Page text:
Generating articles of incorporation, convening boards of directors, establishing nonprofit status: It’s no small feat to form a state rheumatology society, but with the right expertise, the results can be successful, according to the president of the Rheumatology Association of Minnesota and the Dakotas, Jody Hargrove, MD, who is in private practice with Arthritis & Rheumatology Consultants P.A. in Edina, Minn.
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From Conception to Fruition
Dr. Hargrove says the idea to form a state society in Minnesota has been percolating since approximately 2005, when she first investigated the process and initiated a meeting with an attorney. Unaware of groups with expertise in society organization, unclear of how to finance it, and busy with her practice, she recalls that, at the time, the process seemed daunting and did not move forward.
The idea to form a state society resurfaced in 2015 when Eric Matteson, MD, MPH, chair of rheumatology at the Mayo Clinic in Rochester, Minn., organized a meeting of rheumatologists representing the major groups around the state. Also attending the meeting was an ACR representative, who provided insights regarding professional management companies with expertise in forming nonprofit medical societies.
There was one major discussion point before agreeing to move forward, says Dr. Hargrove: members of the formation committee were aware that some colleagues might object to taking educational grants from pharmaceutical companies. However, when the group discussed the matter, “it became really clear that we were never going to be able to form and have our first educational meeting unless we did that, because the costs involved were significantly more than reasonable membership dues would cover.” With this decision by the organizing committee, Dr. Hargrove, along with colleague Cynthia Weaver, MD, of Duluth, Minn., conducted a search of management associations. Using a management services company to steer the group through the association formation process, says Dr. Hargrove, has “been simple and seamless.” In short order the society formed, and held its first annual meeting in October 2016 with about 80 attendees. The second meeting was held in October 2017.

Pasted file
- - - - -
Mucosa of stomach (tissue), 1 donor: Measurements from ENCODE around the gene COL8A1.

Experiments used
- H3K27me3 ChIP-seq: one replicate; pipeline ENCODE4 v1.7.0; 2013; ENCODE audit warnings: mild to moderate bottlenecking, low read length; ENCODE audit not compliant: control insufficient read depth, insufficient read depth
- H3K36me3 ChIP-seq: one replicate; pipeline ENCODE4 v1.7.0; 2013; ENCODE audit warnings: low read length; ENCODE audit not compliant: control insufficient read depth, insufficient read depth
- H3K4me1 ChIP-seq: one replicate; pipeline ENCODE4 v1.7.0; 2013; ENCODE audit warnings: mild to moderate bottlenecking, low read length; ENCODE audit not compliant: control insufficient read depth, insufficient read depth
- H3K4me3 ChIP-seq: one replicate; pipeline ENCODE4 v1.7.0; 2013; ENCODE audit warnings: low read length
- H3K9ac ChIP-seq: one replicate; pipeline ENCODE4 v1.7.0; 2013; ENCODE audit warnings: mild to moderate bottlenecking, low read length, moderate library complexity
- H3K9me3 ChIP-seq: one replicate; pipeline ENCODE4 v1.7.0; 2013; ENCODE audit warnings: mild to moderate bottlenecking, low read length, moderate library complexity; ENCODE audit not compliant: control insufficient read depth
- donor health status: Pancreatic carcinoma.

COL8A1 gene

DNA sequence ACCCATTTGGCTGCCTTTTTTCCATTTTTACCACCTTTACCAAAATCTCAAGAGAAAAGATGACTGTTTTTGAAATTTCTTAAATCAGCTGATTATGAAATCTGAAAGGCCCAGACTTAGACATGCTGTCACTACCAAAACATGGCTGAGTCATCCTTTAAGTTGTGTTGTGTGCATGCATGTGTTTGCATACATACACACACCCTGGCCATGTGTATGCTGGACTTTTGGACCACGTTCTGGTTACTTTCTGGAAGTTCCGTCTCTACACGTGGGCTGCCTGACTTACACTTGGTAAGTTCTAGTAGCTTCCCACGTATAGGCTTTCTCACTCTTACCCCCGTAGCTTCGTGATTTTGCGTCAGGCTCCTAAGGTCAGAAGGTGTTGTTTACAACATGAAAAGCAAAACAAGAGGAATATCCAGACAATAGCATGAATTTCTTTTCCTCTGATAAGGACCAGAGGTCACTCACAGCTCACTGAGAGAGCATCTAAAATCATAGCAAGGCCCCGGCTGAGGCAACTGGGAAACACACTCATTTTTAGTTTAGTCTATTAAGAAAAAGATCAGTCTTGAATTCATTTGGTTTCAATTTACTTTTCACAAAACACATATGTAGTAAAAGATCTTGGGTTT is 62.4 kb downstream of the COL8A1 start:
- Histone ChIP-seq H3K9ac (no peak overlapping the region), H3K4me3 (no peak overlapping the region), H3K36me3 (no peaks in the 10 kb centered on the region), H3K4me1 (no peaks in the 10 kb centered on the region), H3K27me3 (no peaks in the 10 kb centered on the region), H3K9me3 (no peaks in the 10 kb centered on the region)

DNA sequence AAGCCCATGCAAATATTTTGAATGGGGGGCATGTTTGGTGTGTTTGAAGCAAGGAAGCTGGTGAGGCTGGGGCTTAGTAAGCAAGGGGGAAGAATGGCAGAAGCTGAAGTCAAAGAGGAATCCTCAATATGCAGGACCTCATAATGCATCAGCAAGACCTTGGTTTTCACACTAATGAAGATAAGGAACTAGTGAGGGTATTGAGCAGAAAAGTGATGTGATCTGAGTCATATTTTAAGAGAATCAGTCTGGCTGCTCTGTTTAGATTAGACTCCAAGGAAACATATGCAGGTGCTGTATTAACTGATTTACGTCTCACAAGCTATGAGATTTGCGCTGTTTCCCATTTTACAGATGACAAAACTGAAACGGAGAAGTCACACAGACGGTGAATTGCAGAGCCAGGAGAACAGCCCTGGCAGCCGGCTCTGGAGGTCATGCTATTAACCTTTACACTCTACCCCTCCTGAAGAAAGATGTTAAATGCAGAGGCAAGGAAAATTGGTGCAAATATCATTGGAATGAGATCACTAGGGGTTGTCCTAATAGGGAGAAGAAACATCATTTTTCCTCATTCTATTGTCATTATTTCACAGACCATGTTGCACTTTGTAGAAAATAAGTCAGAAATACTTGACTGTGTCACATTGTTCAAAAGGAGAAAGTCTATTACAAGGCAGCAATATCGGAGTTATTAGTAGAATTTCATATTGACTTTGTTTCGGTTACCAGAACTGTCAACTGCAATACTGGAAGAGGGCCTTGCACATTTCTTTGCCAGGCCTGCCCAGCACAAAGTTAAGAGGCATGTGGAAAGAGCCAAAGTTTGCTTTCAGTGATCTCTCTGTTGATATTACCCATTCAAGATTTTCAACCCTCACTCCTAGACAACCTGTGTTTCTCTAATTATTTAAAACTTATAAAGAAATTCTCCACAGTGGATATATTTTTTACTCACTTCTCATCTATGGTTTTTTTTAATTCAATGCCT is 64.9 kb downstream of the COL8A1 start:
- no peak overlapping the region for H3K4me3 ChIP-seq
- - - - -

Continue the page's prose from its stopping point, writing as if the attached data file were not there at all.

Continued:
Strength in Numbers
The original intent was to form a Minnesota society and then invite participation by rheumatologists from the Dakotas. “The Dakotas just don’t have the numbers of rheumatologists to make forming a society reasonable,” notes Dr. Hargrove. “Even if they banded with Montana and Wyoming, they still wouldn’t have very many—and it would be as far or farther for them to travel as coming to Minnesota.”